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Sisolak asks Patient Protection Commission to focus its efforts on long-term coronavirus response

Megan Messerly
Megan Messerly
CoronavirusHealth Care

Gov. Steve Sisolak is refocusing a panel of experts originally tasked with a top-to-bottom review of the state’s health care system to instead tackle the state’s long-term response to the coronavirus pandemic.

In a letter to the Patient Protection Commission on Tuesday, Sisolak asked the commission to use their “collective experience and expertise” to aid the state’s ongoing response to the pandemic. He noted that the coronavirus pandemic has underscored many of the state’s health care challenges that necessitated the creation of the commission, one of Sisolak’s 2018 campaign promises that was established through legislation last year.

“We need your recommendations on how Nevada can build, strengthen, and sustain the health care system and public health infrastructure our state needs in these unprecedented times,” Sisolak wrote.

The commission’s members include an academic, two doctors, two hospital CEOs, one union health trust representative, one private insurance representative, one drug company executive, a regional behavioral health coordinator and two patient advocates. There are also three ex officio members of the commission — the director of the Department of Health and Human Services, the insurance commissioner and the executive director of the Silver State Health Insurance Exchange — that serve in an advisory capacity.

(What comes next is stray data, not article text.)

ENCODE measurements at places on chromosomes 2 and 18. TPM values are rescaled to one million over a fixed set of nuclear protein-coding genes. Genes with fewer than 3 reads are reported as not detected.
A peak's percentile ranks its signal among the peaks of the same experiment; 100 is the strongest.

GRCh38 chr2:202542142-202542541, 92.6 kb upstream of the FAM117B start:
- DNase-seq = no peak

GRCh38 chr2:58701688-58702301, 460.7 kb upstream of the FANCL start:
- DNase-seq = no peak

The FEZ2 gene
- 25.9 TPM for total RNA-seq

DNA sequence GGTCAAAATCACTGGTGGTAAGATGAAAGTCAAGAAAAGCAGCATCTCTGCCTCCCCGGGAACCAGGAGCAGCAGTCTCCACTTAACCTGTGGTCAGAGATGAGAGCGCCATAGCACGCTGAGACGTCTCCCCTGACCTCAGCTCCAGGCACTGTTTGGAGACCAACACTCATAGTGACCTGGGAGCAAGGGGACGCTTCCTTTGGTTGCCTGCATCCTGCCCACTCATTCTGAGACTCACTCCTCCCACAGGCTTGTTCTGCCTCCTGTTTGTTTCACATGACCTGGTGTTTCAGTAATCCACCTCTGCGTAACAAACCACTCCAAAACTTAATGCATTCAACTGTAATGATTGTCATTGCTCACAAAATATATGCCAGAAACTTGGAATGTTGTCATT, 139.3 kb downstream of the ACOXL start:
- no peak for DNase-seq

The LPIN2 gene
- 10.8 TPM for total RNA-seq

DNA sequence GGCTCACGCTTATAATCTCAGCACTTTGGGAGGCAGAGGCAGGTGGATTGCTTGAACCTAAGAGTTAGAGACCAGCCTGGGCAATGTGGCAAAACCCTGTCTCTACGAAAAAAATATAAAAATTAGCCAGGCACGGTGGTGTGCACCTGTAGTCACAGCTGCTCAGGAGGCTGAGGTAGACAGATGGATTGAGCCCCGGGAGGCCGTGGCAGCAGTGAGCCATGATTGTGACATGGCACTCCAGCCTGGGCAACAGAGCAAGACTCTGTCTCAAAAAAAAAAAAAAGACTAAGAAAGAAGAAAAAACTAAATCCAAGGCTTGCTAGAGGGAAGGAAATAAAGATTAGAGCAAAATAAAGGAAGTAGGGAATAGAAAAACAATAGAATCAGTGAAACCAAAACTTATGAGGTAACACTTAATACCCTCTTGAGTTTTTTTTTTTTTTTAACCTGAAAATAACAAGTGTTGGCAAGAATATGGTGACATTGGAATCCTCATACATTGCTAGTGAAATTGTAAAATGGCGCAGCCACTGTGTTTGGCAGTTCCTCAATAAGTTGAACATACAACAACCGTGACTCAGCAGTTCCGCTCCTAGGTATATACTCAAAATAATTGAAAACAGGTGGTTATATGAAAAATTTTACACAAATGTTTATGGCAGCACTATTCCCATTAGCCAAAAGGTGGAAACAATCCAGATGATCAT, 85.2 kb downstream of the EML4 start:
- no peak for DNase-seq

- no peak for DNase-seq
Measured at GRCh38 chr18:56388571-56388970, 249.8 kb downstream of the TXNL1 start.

The letter outlines specific topics on which Sisolak now wants the commission to focus, including health care access and affordability for vulnerable populations affected by COVID-19; sustaining new health care options that have provided access to care during the pandemic; strengthening the state’s statutory public health and primary care structure; enhancing the state’s ability to assess the health needs of its population through data; and expanding the state’s health workforce capacity.

“While the current data indicates Nevada is making gradual progress in managing COVID-19, COVID-19 remains a serious health and economic threat,” Sisolak wrote. “We know new cases and outbreaks will continue and our health care system must be prepared to respond.”

Sisolak also asked the commission to focus its efforts on recommendations that could be implemented during the current fiscal climate, with state and local governments experiencing significant revenue shortfalls and uncertainty about the future availability of federal funding.

The commission is allowed to submit three bill draft requests based on its recommendations for consideration during the next legislative session. Those requests must be submitted by Sept. 1.

This story and all others about the Patient Protection Commission are edited by Managing Editor Elizabeth Thompson and/or Assistant Editor Michelle Rindels. Sara Cholhagian, the commission’s executive director, is in a relationship with Editor Jon Ralston.


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